Iowa State suspends crew club after inquiry into drownings

Iowa State University has announced that its student crew club must stay off the water at least for now after an inquiry faulted the university and the club’s leaders in the drowning deaths of two members

AMES, Iowa -- Iowa State University has announced that its student crew club must stay off the water at least for now after an inquiry faulted the university and the club's leaders in the drowning deaths of two members.

The findings faulted unnamed crew club student leadership for not adequately responding to strong winds before a boat capsized on Little Wall Lake, about 20 miles (32.19 kilometers) north of the university’s campus in Ames. Three other crew club members were rescued and survived.

Also according to the findings, a safety launch boat should have been used — as required under the conditions — and there should have been a team member or coach on the shore or in a launch to relay the changing conditions and respond to an emergency.

The investigations — an internal review and a separate external review that was conducted with assistance from a rowing expert — also found that the university lacked adequate oversight.

ISU Crew Club members brought safety concerns to the university’s Recreation Services department in February 2020, concluding a letter with, “As our club stands, it wouldn’t take much for someone to get seriously hurt.”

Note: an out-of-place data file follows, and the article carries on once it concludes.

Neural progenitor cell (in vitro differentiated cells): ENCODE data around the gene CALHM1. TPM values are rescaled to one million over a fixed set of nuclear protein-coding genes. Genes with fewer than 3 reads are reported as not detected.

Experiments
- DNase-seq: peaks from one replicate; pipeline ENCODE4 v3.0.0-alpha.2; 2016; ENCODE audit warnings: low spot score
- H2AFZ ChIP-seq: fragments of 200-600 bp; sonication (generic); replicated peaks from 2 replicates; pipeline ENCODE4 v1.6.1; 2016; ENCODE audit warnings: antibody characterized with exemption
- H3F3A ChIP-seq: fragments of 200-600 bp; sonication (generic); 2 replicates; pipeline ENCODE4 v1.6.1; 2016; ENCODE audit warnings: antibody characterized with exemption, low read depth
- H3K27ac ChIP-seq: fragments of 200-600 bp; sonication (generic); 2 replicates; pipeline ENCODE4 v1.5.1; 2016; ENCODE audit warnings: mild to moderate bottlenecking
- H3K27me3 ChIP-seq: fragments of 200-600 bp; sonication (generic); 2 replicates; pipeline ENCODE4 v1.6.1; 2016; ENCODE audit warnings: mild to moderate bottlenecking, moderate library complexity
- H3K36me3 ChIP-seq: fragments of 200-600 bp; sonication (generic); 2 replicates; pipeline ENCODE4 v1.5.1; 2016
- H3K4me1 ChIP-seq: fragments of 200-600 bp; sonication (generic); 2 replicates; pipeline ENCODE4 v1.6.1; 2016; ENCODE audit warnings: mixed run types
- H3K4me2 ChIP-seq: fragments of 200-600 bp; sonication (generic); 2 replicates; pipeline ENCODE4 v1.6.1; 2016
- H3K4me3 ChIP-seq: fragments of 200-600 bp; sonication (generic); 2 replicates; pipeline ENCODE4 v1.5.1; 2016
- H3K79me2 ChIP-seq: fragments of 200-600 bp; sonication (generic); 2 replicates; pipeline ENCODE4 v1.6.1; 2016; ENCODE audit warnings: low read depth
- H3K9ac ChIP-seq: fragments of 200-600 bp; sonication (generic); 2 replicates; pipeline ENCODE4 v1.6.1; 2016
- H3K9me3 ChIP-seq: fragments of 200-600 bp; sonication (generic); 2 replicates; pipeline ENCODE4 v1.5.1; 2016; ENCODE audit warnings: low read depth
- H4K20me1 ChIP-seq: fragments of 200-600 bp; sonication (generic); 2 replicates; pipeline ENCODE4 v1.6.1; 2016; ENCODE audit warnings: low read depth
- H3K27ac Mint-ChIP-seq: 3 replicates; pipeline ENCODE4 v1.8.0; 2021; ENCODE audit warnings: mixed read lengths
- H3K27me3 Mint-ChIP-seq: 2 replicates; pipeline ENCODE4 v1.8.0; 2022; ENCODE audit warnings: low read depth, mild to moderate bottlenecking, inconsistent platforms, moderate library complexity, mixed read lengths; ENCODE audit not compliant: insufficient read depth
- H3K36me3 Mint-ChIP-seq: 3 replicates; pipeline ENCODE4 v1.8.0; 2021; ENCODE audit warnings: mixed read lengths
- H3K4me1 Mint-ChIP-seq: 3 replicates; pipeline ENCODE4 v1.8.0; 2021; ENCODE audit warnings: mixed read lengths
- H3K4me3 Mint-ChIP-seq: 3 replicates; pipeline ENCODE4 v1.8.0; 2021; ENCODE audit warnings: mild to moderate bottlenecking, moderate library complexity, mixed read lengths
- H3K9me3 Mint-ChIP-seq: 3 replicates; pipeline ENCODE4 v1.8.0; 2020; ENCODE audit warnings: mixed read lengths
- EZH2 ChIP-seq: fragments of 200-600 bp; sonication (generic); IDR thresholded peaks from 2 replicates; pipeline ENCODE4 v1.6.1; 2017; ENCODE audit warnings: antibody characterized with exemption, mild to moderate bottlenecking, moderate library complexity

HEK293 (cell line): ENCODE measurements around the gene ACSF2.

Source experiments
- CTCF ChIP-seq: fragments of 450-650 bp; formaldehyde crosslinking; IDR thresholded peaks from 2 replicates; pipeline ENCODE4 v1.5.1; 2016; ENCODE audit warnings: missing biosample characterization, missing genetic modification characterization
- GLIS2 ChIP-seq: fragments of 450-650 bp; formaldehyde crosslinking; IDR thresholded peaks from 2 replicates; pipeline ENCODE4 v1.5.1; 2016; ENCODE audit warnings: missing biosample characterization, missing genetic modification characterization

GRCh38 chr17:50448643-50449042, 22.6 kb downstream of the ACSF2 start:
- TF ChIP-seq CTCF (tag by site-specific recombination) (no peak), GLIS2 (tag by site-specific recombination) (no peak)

The letter from the club’s president at the time requested that a dock be built, a new launch or coach boat equipped with life jackets be repaired or bought, and that a swim test be mandatory for team members. The swim test requested by the crew club was implemented, the club raised most of what it needed for a new dock, but no launch or coach boat was acquired, university officials have said.

In a previous statement to the Tribune and other media outlets, Alexis Aurandt, the Crew Club’s president and leader of the boat that day, said winds picked up from out of nowhere and whipped up the lake that had been as smooth as glass when the club members arrived.

Crew members were not supposed to row in wind greater than 14 mph, according to the club’s constitution. Aurandt said she checked the forecast at 6:30 a.m. the morning of the accident, and the winds were expected to be 11-14 mph and increase to 17 mph by 11 a.m.

The crew launched at 8:45 a.m. Officials pegged winds at 20-25 mph when the boat capsized about 45 minutes later as rowers were returning to shore. None of the rowers were wearing life jackets, as is common among crew organizations because oars can catch on them and interfere with their strokes.

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